In the majority judgment, now retired justice Chris Jafta said some of her errors in law defied characterisation as innocent, notably her finding that the president flouted the code by wilfully misleading parliament on a donation by African Global Operations, formerly Bosasa.

Ramaphosa, when asked about it in the National Assembly, initially replied that it was a payment to his son, then later sent a correction to the legislature to say it was a campaign donation, but that he had deliberately been kept in the dark as to the identity of donors.

Jafta wrote that Mkhwebane sought to alter the wording of the code so as to place the president in the wrong, even if he did not know about the payment and did not intentionally give an incorrect answer. 

The court found that she had exceeded her mandate by investigating the matter because internal party campaigns were not an exercise in public power. It further found that the president had not flouted the executive code of ethics because he derived no personal benefit from the money, and that Mkhwebane had no authority to investigate this angle because she never received a complaint claiming that he did.

In her testimony last week, Mkhwebane insisted that she had been correct as the payment carried a whiff of “state capture”.

On Tuesday, Bawa and Mayosi walked committee members through the constitutional court ruling, as well as affidavits the president filed to the court, denying that he or his family benefited from donations to the campaign.

In her letter, Mkhwebane said Dyantyi was allowing the evidence leaders to “contradict and second guess the testimony given by me in my written statements and on the stand” before she had a chance to conclude her testimony.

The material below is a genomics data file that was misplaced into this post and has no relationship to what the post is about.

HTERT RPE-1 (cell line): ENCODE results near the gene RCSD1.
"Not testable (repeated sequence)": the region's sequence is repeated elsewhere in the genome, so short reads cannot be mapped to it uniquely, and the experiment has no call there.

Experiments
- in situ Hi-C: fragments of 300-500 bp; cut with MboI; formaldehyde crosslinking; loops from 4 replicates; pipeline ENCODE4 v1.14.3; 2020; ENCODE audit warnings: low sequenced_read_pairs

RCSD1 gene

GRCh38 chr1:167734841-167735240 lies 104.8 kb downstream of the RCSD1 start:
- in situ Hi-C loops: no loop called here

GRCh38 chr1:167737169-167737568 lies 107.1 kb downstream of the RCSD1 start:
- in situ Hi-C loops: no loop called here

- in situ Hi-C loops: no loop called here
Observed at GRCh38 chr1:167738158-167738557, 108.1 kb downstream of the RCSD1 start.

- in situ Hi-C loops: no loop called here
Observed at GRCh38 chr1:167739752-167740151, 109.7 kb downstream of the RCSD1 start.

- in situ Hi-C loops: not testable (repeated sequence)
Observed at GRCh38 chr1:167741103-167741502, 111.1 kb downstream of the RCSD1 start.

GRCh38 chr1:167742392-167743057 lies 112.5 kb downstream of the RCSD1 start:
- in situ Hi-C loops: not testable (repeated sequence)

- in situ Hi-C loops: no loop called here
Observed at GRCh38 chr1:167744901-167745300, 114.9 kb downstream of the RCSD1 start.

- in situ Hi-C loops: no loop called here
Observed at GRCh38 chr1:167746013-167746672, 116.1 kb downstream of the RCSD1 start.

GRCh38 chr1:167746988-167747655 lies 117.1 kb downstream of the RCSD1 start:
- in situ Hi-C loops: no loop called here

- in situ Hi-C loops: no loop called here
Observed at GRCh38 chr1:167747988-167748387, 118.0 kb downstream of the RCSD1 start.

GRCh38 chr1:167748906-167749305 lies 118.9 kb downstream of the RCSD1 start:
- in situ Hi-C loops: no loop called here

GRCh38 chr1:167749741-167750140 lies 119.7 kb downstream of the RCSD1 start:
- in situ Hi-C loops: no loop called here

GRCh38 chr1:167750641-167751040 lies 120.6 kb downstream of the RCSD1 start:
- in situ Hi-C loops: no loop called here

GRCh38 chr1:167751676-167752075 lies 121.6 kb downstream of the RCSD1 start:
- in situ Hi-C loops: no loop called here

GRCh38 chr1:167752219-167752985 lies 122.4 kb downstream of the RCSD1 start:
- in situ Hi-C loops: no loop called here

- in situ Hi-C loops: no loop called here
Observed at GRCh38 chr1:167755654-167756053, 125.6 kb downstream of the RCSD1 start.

She gave the committee until lunchtime on Tuesday to respond to her and to halt its proceedings.

“Failure to do so will result in the taking of whatever necessary steps are available to me without any further notice to you.”

It is not clear how she intends funding legal action against parliament. The sum disbursed by the public protector’s office in the past year, has included paying her lawyers when she sought to interdict the committee from commencing its work.

On Monday, she told the committee that it would be well-advised to direct its efforts instead towards ensuring that she was availed of state support to cover her legal fees.

She won the right to legal representation in the inquiry when she challenged the rules of the committee in court. However, the constitutional court held that she was allowed representation, not that she be guaranteed state funding.

The justice ministry is reliably understood to be in talks with the national treasury, which has, as per Gcaleka’s letter, made available an additional R20 million to cover her fees. 

However, it does not deem itself to be under any obligation to reprioritise money within its own budget to assist her.

The committee is aiming to conclude the inquiry in May. Mkhwebane’s seven-year term expires in October.